Feeding Your Newborn Baby
As a new mom, we often wonder how much milk would a baby drink. If they are being breastfed, how do we know that they have enough milk? Are they crying because they are not getting enough? Eventhough you have breastfed them all night long.
For a new mom, babies may be a bit complicated to understand. Obviously because they can only cry. So it is quite a challenge for a new mom to deal with babies when they just first born. Mostly, newborn babies cry for 3 things:
- They’re hungry
- Their diaper is wet or already filled with poo
- They want their mama and want to be cradled
But they can be other reasons, like colic or gas, etc. But the above three are usually the common reasons they cry. So, when you think the baby is hungry, you wonder how much milk do they need? Especially when you know you just fed him less than an hour ago. So how can you know? There are ways that moms can do to ensure that the baby is fed at the amount they need. Here are some tips you may need to know:
Newborns and young babies make their own feeding schedules, but overtime, you can teach and put them on a feeding schedule. Babies are a creature of habit. It’s better to put them on a schedule since young, so that they can understand the schedule and play by that rules. Having a feeding schedule helps avoid a hungry baby from overeating.
It is recommended that you follow “Demand Feeding” schedule for your baby, which means feeding the baby whenver she acts hungry or wants to eat. Gradualy, a routine will develop.
For bottle-fed babies, generally, give your baby a bottle every 3-4 hours. For the first month, don’t let your newborn sleep longer than 5 hours without eating. By the second month, your baby should be fed every 4-5 hrs. As they grow older, you’ll notice the routine and when they are sleeping, let them sleep all the way through, as they also need their sleep.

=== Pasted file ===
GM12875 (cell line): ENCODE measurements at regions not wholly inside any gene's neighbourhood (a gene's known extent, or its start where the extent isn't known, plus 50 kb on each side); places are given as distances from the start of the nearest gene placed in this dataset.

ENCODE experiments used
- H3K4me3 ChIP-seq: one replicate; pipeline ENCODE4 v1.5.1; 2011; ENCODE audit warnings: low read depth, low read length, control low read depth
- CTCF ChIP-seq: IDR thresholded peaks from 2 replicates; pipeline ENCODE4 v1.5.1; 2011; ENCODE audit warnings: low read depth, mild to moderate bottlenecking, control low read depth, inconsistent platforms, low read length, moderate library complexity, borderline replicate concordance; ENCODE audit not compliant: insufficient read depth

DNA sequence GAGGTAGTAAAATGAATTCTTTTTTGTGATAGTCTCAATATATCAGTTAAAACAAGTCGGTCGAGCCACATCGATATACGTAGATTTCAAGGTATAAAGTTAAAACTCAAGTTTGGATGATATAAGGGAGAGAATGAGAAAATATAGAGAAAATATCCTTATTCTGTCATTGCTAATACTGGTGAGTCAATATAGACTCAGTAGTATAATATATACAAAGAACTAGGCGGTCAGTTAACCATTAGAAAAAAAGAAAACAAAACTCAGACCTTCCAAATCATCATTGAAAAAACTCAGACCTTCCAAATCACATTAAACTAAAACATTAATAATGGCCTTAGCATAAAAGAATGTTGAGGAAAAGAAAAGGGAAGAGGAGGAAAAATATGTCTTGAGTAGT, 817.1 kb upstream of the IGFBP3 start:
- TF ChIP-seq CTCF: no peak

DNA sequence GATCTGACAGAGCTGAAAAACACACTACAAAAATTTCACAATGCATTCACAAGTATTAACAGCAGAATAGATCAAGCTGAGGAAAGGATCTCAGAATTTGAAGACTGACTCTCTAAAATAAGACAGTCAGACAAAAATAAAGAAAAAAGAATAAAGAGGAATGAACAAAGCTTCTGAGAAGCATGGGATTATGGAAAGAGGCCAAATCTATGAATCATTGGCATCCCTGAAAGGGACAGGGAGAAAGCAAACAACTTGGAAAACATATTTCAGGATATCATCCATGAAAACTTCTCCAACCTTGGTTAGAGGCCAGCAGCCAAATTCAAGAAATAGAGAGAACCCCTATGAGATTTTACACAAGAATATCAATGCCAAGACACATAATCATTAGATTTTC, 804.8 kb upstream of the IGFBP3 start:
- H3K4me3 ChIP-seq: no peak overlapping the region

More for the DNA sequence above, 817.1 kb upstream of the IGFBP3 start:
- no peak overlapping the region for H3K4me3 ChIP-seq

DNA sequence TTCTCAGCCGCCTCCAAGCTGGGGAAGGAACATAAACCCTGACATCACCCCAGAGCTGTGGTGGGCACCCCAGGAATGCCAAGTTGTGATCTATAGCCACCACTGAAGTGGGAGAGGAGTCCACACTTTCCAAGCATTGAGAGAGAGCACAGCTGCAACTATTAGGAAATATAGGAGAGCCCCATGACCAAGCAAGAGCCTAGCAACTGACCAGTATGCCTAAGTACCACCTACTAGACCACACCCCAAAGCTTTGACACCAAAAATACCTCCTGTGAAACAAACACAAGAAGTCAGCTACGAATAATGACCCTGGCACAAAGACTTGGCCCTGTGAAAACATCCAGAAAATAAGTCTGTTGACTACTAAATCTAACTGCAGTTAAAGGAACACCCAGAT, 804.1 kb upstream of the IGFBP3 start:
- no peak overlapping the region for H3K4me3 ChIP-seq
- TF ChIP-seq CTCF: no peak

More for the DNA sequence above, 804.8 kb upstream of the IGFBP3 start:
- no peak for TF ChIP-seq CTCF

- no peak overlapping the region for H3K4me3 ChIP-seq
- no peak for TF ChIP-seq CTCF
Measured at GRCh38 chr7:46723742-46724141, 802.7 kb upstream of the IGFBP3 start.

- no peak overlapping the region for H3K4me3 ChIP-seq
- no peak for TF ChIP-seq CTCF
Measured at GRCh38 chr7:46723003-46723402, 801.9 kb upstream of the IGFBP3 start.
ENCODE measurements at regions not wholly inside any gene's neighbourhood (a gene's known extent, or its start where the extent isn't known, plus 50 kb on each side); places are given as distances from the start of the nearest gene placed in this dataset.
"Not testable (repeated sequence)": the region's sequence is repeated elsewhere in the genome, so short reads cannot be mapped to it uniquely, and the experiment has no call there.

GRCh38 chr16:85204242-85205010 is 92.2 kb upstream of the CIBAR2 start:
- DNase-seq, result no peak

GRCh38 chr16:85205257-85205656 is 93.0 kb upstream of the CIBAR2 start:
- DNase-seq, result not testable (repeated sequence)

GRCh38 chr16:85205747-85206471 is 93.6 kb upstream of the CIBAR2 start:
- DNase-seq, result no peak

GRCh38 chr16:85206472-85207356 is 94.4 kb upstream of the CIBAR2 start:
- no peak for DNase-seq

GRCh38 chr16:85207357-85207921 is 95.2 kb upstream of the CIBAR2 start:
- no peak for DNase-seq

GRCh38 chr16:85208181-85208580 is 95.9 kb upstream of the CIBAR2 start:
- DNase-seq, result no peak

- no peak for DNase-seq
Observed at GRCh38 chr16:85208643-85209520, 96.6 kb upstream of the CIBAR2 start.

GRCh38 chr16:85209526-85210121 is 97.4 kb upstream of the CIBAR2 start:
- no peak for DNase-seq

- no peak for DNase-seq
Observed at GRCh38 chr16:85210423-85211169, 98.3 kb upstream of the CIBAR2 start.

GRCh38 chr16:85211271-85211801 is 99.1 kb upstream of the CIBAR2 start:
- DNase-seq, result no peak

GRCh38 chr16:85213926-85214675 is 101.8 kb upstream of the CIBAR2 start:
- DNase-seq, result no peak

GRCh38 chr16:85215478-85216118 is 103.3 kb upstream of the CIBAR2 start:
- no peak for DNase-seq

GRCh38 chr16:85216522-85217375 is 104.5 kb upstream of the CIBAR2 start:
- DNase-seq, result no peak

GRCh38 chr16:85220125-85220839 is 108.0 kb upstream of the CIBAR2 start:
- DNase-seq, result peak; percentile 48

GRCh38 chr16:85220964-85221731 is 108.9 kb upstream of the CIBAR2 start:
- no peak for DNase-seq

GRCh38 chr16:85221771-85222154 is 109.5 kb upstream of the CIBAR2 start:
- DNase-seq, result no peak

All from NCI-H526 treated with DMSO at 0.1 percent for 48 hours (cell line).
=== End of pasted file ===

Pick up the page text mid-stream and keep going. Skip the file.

Breast-fed babies should be fed 8-12 times per day or more often, which means feeding at least every 2-3 hours. for the first month, don’t let your baby sleep longer than 3-4 hours without being fed. Same with the bottle-fed babies, as they grow older, they can sleep more without being fed. My personal experience is that my daughter would wake up if she’s hungry. So if she doesn’t, I wouldn’t wake her up but she will get a big feed once she wakes up from her sleep.
How Much Milk
For bottle-fed babies: According to the American Academy of Pediatrics (AAP), a newborn should consume around 30-90ml of formula per feeding. By the end of the first month, your baby should take 60-100ml per feeding. Each subsequent month, you should increase the average feeding by 30-40ml, until you reach around 240ml per feeding.
For breast-fed babies: According to the authors of “What to Expect the First Year,” when a newborn is breast-fed, he should be allowed to nurse for as long as he wants. It’s okay if your baby unlatches a few times or nurses slowly. One feeding can take up to 45-60minutes and you just feel like all you do just nurse him all day. Make sure you switch breasts every 30-45 minutes or whenever the baby seems uninterested in the first breast. Allow him to feed until he doesn’t want anymore.
Signs That Your Baby Is Hungry
Crying is your baby’s last resort; you should notice that your baby is hungry well before she cries for food. Watch for these signs of hunger: sucking her hands or the air, pursing her mouth, unusual alertness, rooting (turning to your breasts or “searching” for something to suck) or whimpering.
During the first months, try to listen to the baby’s cry and understand it to figure out what she wants. Check her diaper and hold her, if she still cries, then she may be hungry but don’t automatically feed your baby every time she cries. If you feed her everytime she cries, you might ignore some of her needs, and you might overfeed her.
Is Baby Getting Enough Milk?
A newborn should produce at least five dirty diapers each day and at least eight to 10 wet diapers each day. As they grow older, of course, the amount of time that the diaper is dirty or wet may vary and she could go on without passing motion for more than 5 days. Don’t worry, as long she looks fine and not constipating, she’s okay. Just observe and make sure that she would pass motion within 10 days, otherwise, you may want to check to her pediatrician.
Your baby should also seem satisfied after a meal.
If your baby is showing these signs, then she is eating enough.
*references: “How Much Milk Should My Baby Drink” by Lauren Orcutt
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